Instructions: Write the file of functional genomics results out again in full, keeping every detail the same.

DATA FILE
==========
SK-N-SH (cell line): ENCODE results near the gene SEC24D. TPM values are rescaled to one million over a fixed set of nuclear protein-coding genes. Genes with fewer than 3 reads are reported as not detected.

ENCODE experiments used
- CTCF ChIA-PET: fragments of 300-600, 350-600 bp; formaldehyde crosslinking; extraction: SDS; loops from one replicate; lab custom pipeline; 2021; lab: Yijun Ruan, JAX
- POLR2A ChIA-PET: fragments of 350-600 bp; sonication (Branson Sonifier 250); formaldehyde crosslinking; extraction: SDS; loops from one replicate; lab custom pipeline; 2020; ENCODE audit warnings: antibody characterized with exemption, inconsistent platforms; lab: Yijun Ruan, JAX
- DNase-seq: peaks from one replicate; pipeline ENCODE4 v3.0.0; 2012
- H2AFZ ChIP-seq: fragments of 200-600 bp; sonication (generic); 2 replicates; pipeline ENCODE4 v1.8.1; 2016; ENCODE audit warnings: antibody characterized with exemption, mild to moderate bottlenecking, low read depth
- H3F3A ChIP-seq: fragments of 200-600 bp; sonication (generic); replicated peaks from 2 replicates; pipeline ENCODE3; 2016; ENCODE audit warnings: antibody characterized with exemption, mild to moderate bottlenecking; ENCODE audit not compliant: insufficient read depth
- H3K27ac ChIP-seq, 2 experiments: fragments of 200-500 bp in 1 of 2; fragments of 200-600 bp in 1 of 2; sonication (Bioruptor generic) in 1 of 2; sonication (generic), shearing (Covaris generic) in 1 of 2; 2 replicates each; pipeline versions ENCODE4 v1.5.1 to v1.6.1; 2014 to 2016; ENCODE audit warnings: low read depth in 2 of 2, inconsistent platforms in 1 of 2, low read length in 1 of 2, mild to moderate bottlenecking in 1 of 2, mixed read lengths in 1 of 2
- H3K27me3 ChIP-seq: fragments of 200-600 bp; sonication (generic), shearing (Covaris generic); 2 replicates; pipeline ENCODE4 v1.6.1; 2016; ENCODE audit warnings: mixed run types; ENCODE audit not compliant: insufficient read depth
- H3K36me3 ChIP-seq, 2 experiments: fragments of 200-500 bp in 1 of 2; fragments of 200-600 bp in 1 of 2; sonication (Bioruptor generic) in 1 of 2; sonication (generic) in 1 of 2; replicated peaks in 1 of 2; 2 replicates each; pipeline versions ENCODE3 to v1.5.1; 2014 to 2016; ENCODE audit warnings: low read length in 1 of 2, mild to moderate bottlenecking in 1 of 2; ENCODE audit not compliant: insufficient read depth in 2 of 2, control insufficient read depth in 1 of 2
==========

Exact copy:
SK-N-SH (cell line): ENCODE results near the gene SEC24D. TPM values are rescaled to one million over a fixed set of nuclear protein-coding genes. Genes with fewer than 3 reads are reported as not detected.

ENCODE experiments used
- CTCF ChIA-PET: fragments of 300-600, 350-600 bp; formaldehyde crosslinking; extraction: SDS; loops from one replicate; lab custom pipeline; 2021; lab: Yijun Ruan, JAX
- POLR2A ChIA-PET: fragments of 350-600 bp; sonication (Branson Sonifier 250); formaldehyde crosslinking; extraction: SDS; loops from one replicate; lab custom pipeline; 2020; ENCODE audit warnings: antibody characterized with exemption, inconsistent platforms; lab: Yijun Ruan, JAX
- DNase-seq: peaks from one replicate; pipeline ENCODE4 v3.0.0; 2012
- H2AFZ ChIP-seq: fragments of 200-600 bp; sonication (generic); 2 replicates; pipeline ENCODE4 v1.8.1; 2016; ENCODE audit warnings: antibody characterized with exemption, mild to moderate bottlenecking, low read depth
- H3F3A ChIP-seq: fragments of 200-600 bp; sonication (generic); replicated peaks from 2 replicates; pipeline ENCODE3; 2016; ENCODE audit warnings: antibody characterized with exemption, mild to moderate bottlenecking; ENCODE audit not compliant: insufficient read depth
- H3K27ac ChIP-seq, 2 experiments: fragments of 200-500 bp in 1 of 2; fragments of 200-600 bp in 1 of 2; sonication (Bioruptor generic) in 1 of 2; sonication (generic), shearing (Covaris generic) in 1 of 2; 2 replicates each; pipeline versions ENCODE4 v1.5.1 to v1.6.1; 2014 to 2016; ENCODE audit warnings: low read depth in 2 of 2, inconsistent platforms in 1 of 2, low read length in 1 of 2, mild to moderate bottlenecking in 1 of 2, mixed read lengths in 1 of 2
- H3K27me3 ChIP-seq: fragments of 200-600 bp; sonication (generic), shearing (Covaris generic); 2 replicates; pipeline ENCODE4 v1.6.1; 2016; ENCODE audit warnings: mixed run types; ENCODE audit not compliant: insufficient read depth
- H3K36me3 ChIP-seq, 2 experiments: fragments of 200-500 bp in 1 of 2; fragments of 200-600 bp in 1 of 2; sonication (Bioruptor generic) in 1 of 2; sonication (generic) in 1 of 2; replicated peaks in 1 of 2; 2 replicates each; pipeline versions ENCODE3 to v1.5.1; 2014 to 2016; ENCODE audit warnings: low read length in 1 of 2, mild to moderate bottlenecking in 1 of 2; ENCODE audit not compliant: insufficient read depth in 2 of 2, control insufficient read depth in 1 of 2